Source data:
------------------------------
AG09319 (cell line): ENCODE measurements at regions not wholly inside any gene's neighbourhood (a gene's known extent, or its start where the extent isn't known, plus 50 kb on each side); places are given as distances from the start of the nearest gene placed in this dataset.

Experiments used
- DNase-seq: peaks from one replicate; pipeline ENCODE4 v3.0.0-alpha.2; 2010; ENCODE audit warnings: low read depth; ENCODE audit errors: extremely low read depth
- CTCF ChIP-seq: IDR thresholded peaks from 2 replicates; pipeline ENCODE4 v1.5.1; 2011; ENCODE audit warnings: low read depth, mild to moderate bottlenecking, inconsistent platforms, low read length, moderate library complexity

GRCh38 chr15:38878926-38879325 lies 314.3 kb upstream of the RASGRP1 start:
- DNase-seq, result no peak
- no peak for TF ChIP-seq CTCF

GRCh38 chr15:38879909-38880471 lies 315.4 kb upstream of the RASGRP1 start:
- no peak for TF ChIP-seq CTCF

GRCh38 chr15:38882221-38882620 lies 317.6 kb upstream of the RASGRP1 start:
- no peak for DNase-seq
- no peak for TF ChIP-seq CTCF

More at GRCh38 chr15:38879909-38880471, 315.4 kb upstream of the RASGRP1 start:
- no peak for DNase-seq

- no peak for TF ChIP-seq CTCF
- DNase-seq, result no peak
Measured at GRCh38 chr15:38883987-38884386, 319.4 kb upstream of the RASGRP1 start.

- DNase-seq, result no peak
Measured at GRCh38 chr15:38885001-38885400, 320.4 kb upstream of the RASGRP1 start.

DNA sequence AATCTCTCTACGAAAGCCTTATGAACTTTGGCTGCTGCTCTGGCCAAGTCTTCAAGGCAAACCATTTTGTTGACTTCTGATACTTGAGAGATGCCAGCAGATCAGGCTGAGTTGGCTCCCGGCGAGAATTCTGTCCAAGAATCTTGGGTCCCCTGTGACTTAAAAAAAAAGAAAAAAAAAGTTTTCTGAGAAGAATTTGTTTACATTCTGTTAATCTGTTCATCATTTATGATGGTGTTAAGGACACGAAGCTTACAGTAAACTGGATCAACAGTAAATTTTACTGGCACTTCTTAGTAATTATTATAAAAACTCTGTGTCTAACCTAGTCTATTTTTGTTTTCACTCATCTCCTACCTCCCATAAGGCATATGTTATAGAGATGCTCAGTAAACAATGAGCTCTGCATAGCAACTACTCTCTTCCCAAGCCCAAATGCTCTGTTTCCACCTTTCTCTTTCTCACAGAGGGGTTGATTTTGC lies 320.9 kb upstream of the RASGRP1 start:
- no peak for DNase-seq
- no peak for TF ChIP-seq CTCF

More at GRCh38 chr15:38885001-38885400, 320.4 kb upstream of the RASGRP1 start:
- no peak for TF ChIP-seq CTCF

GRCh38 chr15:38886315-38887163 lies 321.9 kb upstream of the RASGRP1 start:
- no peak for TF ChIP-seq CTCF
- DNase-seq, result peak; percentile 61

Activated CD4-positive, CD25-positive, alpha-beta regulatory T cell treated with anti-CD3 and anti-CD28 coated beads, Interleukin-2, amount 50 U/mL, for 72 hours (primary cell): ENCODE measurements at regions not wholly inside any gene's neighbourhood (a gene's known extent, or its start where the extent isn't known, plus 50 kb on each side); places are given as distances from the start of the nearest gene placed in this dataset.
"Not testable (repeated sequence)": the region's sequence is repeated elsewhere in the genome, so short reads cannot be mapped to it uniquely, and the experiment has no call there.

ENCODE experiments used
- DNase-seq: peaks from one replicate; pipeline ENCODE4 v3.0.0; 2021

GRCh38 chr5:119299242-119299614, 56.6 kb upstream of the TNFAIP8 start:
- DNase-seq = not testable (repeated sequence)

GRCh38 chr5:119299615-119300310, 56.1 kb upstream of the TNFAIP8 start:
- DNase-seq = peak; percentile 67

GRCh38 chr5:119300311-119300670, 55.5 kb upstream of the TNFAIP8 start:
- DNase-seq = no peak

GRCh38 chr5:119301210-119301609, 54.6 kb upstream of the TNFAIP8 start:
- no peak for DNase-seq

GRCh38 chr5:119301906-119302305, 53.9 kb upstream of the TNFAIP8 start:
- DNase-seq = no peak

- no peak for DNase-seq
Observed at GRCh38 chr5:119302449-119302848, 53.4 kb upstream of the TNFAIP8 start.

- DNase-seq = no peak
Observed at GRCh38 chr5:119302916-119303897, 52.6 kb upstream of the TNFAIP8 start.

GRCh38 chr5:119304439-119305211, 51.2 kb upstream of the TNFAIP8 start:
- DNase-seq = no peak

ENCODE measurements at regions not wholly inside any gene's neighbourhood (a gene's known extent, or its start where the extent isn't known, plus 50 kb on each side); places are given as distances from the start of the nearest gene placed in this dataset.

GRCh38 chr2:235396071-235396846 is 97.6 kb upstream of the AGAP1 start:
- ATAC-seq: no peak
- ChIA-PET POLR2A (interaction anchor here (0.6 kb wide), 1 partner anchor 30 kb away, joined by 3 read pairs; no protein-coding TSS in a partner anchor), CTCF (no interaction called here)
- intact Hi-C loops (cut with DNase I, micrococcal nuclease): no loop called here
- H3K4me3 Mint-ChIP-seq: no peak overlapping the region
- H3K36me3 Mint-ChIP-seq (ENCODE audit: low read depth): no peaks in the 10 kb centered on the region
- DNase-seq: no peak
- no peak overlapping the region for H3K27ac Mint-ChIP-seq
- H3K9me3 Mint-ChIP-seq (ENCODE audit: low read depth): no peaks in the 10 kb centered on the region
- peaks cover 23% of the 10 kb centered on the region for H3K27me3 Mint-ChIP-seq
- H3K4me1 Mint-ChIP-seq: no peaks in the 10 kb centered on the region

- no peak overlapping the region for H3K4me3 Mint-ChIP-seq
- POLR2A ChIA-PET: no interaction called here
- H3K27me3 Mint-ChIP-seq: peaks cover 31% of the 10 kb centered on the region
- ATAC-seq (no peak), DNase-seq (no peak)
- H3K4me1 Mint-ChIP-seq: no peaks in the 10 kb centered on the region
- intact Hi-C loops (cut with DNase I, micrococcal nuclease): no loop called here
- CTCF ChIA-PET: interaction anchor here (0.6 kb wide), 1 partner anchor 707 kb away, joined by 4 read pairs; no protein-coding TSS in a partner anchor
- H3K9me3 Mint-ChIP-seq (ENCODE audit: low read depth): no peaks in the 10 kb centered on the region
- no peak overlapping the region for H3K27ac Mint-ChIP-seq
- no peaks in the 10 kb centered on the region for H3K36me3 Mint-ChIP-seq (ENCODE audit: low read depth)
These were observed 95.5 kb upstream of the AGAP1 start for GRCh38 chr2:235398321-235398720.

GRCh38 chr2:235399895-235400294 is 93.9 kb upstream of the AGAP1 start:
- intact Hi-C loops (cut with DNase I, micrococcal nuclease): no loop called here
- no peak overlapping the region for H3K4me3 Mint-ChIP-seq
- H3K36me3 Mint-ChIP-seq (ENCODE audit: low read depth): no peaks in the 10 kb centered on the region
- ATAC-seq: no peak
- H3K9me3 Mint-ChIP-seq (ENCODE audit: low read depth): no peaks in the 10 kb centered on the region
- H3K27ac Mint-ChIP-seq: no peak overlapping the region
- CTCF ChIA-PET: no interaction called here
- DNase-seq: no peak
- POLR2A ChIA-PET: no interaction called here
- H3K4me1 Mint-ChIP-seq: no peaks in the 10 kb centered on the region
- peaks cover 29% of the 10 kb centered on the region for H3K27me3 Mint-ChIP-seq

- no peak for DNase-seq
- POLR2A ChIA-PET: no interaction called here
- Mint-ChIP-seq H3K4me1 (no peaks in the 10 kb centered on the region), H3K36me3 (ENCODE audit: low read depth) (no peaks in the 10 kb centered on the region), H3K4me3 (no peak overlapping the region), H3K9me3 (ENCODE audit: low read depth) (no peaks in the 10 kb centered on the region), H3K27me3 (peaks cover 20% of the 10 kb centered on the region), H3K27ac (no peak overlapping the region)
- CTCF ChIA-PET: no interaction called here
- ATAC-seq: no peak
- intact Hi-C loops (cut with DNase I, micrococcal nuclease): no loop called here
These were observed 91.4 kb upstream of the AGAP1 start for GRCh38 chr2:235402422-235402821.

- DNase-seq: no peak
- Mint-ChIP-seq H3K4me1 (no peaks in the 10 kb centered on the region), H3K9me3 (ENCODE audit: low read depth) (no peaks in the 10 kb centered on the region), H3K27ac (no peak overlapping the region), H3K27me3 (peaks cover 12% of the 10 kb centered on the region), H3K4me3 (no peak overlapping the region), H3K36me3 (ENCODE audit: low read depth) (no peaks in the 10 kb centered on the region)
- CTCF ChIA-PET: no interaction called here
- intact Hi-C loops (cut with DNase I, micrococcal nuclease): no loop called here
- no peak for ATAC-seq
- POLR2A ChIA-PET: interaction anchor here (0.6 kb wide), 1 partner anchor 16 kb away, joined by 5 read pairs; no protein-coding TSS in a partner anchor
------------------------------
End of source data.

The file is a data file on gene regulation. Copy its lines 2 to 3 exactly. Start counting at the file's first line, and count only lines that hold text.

Experiments used
- DNase-seq: peaks from one replicate; pipeline ENCODE4 v3.0.0-alpha.2; 2010; ENCODE audit warnings: low read depth; ENCODE audit errors: extremely low read depth